“The biggest theme in the first movie, because it was kind of in that mid-Reagan era, was that it was really about entrepreneurs,” he says. “I’ve talked with Ivan [Reitman] about this, too. It was about starting a business and going against the government because the EPA was going to shut them down. Me, I care more about underdogs and the idea of people trying to find their place in the world. And on top of that, the idea of legitimacy: How important is it to be legitimate publicly versus getting fulfillment from being legitimate privately?”
That’s a thread carried by Wiig’s Columbia University physicist Erin, whose belief in the supernatural has been doubted her whole life, and in turn, has caused her to doubt herself. Pairing Wiig with McCarthy as the group’s leader, Abby, Feig and co-writer Katie Dippold built Ghostbusters around the characters’ friendship and the idea that these heroines have to believe in themselves, even if the world doesn’t.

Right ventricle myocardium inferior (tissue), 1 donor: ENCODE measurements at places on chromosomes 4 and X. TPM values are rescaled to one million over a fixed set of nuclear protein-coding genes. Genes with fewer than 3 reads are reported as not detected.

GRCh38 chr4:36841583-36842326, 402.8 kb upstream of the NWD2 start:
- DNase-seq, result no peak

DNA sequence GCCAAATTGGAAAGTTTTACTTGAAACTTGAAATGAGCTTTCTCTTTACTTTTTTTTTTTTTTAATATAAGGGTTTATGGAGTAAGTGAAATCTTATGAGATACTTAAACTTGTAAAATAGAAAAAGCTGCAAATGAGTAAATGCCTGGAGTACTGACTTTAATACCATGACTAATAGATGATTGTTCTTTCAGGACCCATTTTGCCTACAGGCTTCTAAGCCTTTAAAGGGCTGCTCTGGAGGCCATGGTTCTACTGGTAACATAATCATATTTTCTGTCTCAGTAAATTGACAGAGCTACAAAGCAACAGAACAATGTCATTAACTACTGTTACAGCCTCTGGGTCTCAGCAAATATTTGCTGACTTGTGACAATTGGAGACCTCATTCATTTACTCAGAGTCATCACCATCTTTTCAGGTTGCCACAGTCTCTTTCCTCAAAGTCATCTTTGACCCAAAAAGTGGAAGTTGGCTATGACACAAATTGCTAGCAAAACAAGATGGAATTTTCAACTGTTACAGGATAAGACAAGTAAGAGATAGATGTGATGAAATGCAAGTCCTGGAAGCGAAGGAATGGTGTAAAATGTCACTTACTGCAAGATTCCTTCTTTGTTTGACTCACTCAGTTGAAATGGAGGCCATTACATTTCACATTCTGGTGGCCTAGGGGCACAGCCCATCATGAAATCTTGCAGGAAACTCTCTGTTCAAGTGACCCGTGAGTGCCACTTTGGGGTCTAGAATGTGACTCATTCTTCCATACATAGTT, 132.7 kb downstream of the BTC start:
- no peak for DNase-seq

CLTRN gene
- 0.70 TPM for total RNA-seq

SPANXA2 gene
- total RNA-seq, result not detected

“The first version of the movie was like three and a half hours long,” he says. “We really delved pretty deeply into that whole thing. But we realized there’s enough of it there, but it’s a summer tentpole movie—you don’t need all of that handwringing. But for me, that’s the theme that I’m able to latch onto which is the idea of, what is legitimacy?”
As they wrote their first draft, Feig and Dippold found themselves in the laser sights of diehard Ghostbusters fans the validity of their own vision for a brave new Ghostbusters questioned—vehemently, violently, and with an unmistakable whiff of bald misogyny. The backlash has continued online ever since, fueling such hatred that the first Ghostbusters trailer became the most disliked trailer in YouTube history, and worse: Jones told Indiewire that one response she received was “a picture of a guy shooting a black woman in the head.”
So it’s with no small satisfaction that we see the Ghostbusters flame their trolls right back in the film with lines like, Didn’t anyone tell you not to listen to what crazy people say on the internet? “Some of it was always there—that moment was always written in,” says Feig with a sly smile. Others came organically as the cast riffed on set, like a befuddled Erin reading one vitriolic online comment out loud: “Ain’t no bitches… gonna bust no ghosts.”